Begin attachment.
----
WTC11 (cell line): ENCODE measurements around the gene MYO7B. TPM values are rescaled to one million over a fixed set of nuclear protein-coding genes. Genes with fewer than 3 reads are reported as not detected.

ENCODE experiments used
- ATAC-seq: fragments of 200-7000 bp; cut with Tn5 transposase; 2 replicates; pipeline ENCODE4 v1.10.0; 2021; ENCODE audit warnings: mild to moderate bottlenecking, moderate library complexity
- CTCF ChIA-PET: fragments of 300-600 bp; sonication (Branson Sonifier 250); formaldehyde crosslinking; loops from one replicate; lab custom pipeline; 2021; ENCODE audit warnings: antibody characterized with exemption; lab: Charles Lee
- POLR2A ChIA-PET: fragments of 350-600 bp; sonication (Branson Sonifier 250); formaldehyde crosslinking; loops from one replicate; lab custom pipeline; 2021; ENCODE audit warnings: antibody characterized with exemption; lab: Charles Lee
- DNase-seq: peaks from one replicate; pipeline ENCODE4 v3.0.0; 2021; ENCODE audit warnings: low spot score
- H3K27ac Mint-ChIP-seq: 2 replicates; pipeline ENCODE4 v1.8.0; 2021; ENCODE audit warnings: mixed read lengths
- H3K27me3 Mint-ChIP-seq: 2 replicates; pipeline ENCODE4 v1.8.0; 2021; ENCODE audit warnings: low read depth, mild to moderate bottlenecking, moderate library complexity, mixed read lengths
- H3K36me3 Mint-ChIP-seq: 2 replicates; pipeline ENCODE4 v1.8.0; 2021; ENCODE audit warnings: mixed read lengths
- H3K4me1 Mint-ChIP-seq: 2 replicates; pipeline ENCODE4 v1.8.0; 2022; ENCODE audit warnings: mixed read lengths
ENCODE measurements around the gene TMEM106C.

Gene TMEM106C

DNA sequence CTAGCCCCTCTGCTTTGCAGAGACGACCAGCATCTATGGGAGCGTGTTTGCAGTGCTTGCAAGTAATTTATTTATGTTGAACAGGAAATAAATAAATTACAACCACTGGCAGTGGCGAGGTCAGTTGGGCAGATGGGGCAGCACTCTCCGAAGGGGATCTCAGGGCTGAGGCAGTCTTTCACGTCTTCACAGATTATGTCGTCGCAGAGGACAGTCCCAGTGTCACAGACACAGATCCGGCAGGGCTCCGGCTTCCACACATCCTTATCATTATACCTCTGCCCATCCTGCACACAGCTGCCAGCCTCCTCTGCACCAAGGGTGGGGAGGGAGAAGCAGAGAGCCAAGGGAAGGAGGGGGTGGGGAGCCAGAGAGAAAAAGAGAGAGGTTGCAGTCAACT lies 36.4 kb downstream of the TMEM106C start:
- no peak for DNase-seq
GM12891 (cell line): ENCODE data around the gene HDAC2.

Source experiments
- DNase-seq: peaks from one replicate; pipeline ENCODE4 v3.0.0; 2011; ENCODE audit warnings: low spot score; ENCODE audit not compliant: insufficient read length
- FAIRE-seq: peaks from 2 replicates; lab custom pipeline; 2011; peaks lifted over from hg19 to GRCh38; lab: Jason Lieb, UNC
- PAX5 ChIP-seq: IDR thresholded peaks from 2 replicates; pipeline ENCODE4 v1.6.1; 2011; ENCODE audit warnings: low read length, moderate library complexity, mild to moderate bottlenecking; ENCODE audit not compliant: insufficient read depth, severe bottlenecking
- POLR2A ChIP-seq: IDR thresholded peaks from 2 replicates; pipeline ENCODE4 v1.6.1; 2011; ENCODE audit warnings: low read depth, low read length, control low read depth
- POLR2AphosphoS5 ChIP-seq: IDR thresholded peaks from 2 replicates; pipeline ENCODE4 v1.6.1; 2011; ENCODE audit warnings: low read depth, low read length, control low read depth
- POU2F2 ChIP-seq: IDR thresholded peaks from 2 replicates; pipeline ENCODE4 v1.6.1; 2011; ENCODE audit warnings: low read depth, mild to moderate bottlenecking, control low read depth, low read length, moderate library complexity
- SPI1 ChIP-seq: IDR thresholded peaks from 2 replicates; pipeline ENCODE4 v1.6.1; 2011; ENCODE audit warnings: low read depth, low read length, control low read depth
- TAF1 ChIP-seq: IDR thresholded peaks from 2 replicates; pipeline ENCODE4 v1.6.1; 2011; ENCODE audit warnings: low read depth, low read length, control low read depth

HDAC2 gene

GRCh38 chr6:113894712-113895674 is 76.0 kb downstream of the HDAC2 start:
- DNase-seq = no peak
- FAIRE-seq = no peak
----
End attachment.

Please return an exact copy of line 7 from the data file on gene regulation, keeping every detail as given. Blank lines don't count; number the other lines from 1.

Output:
- H3K27ac Mint-ChIP-seq: 2 replicates; pipeline ENCODE4 v1.8.0; 2021; ENCODE audit warnings: mixed read lengths